FCC v. Prometheus Radio Project
Was the Third Circuit’s decision to vacate the Federal Communications Commission’s (FCC) three decisions adopted between 2016–2018 for its review of broadcast ownership rules required by Section 202(h) of the Telecommunications Act of 1996 erroneous under the Administrative Procedure Act?Advocates
- Malcolm L. Stewart, for Petitioner, the U.S. Government
- Helgi Walker, for Petitioner, National Assn. of Broadcasters
- Ruthanne M. Deutsch, for Respondent, Prometheus Radio Project, et al.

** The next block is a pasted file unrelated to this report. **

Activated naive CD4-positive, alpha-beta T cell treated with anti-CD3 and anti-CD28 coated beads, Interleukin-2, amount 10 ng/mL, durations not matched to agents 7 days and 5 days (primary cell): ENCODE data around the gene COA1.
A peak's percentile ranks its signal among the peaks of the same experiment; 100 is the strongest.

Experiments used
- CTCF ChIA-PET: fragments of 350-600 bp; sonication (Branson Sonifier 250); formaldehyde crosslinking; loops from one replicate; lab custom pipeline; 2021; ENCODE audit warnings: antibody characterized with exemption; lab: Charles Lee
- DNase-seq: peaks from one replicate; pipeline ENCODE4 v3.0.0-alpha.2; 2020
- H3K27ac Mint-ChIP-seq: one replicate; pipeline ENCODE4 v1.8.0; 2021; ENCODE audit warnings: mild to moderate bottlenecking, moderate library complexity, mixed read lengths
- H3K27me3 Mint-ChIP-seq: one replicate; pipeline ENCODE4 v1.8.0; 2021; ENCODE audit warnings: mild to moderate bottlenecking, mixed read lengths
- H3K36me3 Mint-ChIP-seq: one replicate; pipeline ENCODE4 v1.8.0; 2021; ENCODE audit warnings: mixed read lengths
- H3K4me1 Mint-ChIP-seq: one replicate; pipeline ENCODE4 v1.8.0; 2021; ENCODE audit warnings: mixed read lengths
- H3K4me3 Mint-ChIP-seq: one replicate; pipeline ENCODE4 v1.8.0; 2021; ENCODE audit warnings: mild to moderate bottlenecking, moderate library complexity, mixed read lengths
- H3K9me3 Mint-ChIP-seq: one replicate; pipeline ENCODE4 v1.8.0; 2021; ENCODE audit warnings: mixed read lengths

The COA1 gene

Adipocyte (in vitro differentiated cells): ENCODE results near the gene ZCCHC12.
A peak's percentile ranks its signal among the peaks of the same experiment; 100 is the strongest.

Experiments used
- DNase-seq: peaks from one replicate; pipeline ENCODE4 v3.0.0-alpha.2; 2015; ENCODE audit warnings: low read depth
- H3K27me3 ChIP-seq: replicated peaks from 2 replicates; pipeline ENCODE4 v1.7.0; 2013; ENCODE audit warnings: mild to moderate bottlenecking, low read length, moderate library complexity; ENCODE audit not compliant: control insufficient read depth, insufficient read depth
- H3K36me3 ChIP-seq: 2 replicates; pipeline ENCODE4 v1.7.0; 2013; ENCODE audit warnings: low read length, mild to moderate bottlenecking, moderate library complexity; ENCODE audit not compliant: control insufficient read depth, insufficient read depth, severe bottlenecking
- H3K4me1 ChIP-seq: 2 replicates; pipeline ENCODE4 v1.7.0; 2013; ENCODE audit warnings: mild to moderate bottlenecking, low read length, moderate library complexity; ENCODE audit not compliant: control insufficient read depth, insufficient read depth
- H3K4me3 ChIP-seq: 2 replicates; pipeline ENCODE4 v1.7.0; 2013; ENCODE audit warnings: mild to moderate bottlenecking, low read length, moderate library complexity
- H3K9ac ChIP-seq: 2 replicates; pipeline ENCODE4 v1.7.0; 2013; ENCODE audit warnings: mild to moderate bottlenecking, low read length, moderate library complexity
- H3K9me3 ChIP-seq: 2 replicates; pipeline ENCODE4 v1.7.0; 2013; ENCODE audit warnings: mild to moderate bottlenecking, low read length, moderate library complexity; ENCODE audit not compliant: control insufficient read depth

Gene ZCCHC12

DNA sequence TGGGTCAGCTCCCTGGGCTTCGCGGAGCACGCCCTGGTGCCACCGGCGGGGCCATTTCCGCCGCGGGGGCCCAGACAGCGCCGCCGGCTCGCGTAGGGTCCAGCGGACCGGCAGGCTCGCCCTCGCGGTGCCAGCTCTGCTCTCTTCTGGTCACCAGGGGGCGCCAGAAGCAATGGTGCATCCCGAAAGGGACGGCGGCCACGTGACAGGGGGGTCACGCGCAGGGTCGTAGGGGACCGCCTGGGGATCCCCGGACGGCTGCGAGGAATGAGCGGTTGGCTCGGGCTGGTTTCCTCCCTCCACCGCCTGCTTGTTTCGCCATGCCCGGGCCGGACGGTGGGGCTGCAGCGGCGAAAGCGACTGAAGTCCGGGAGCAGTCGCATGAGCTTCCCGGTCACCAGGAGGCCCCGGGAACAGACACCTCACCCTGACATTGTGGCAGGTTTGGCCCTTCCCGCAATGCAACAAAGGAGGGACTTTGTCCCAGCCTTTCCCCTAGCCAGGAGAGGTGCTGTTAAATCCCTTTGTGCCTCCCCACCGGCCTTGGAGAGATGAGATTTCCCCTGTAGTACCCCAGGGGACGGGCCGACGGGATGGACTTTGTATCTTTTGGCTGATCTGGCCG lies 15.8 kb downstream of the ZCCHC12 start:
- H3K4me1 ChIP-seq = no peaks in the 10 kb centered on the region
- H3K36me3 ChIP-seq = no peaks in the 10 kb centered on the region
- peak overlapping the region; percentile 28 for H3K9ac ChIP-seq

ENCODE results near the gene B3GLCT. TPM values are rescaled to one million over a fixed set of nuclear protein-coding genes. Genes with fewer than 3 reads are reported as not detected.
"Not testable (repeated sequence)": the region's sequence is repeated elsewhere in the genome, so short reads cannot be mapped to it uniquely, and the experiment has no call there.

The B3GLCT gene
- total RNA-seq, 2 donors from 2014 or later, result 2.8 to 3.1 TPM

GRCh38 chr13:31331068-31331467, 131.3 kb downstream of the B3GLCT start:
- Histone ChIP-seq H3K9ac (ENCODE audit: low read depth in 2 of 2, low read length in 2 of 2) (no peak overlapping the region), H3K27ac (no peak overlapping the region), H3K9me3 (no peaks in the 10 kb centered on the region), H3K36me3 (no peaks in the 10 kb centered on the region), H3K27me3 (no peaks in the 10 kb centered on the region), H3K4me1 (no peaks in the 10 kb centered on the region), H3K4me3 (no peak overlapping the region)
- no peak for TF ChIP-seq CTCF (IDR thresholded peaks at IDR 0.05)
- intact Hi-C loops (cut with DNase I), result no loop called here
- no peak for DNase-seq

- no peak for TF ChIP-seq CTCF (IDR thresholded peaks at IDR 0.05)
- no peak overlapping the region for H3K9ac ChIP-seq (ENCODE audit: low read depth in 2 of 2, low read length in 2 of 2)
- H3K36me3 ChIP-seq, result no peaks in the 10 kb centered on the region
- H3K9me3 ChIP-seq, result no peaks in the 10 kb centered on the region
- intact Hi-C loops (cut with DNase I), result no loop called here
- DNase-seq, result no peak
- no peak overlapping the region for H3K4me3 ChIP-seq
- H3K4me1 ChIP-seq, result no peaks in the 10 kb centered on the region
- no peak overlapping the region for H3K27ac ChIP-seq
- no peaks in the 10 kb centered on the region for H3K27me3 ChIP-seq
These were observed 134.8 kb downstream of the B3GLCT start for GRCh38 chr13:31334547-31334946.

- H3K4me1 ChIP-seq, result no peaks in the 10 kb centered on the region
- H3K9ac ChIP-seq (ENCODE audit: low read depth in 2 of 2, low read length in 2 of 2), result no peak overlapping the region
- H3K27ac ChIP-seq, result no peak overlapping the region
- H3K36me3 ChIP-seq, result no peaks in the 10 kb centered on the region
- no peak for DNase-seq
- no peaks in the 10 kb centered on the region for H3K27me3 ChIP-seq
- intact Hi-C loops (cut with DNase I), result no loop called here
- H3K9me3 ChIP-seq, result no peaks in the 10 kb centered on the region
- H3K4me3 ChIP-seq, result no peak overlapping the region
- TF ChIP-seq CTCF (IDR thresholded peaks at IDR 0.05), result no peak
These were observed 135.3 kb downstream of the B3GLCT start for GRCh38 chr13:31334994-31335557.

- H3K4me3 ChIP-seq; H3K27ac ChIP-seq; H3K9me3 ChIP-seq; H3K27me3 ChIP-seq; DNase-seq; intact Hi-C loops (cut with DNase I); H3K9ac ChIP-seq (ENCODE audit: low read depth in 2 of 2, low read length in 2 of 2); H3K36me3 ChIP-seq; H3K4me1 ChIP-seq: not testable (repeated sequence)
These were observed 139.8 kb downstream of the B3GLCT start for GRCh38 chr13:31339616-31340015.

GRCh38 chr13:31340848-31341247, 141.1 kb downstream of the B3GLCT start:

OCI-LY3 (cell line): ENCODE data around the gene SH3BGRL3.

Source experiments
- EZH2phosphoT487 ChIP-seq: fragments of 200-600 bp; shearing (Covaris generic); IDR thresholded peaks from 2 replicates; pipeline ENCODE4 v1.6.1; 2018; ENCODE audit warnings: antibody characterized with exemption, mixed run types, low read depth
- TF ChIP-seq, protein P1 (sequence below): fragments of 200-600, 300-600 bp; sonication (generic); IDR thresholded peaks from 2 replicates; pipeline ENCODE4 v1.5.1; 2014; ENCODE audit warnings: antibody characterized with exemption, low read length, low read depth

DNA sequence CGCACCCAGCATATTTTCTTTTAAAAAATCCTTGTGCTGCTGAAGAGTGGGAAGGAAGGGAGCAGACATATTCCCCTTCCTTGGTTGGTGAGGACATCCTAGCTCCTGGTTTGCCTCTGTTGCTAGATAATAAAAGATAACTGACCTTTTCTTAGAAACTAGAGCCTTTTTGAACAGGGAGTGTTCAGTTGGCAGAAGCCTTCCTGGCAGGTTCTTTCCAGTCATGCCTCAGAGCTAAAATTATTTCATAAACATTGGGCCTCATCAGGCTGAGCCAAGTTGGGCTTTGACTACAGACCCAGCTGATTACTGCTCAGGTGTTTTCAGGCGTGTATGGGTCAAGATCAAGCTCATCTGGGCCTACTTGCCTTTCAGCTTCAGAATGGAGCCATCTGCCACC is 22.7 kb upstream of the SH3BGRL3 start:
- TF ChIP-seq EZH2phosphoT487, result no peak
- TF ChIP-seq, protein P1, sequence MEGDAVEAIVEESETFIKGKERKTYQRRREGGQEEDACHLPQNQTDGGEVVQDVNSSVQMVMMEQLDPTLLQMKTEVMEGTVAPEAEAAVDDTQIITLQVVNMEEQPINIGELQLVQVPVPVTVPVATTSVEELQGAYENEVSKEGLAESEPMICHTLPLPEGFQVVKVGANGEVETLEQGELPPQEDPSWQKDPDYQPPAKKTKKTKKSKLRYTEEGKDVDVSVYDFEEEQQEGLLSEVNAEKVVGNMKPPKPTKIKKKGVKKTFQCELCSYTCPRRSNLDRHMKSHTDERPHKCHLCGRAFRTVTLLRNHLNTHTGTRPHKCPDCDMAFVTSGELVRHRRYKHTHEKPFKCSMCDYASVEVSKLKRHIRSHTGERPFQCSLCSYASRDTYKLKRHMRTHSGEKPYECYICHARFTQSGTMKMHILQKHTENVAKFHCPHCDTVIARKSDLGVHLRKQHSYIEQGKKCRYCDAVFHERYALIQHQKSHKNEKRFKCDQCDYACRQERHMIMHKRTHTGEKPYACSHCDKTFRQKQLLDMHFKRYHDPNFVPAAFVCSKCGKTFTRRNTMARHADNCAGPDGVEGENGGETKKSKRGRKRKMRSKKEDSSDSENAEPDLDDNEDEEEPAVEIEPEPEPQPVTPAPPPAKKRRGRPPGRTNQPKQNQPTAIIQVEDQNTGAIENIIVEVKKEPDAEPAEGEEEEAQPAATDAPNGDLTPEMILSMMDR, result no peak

Between 2016–2018, the FCC issued three orders regarding its statutory review of media ownership rules, which section 202(h) of the Telecommunications Act of 1996 (’96 Act) requires the agency to conduct. Through assignment initially by judicial lottery, the Third Circuit issued four decisions between 2004–2019 analyzing APA challenges to FCC media ownership decisions, retaining jurisdiction with the U.S. government’s consent. In the fourth order in the Prometheus docket since 2004, the Third Circuit in Prometheus Radio Project v. FCC, 939 F.3d 567 (3d Cir. 2019) [Prometheus IV] determined that the FCC’s analysis in these three orders reflected arbitrary and capricious decision-making under the Administrative Procedure Act (APA). The first three Prometheus decisions remanded portions of the FCC’s media ownership rules on APA grounds including the FCC’s flawed analysis of the effects of its decisions on minority and female FCC license holding. The fourth Prometheus decision vacated the 2016–2018 decisions in their entirety and ordered the FCC to include a reasoned analysis of the effect of its rulemaking decisions on minority and female opportunities to acquire an FCC broadcast license. Since the FCC initiated its first analysis of media ownership rules in 1998 following the Telecom Act’s passage, the agency has characterized analysis of the effect of its media ownership rules on minorities and women as an important factor in determining whether to repeal, modify, or retain its broadcast ownership rules.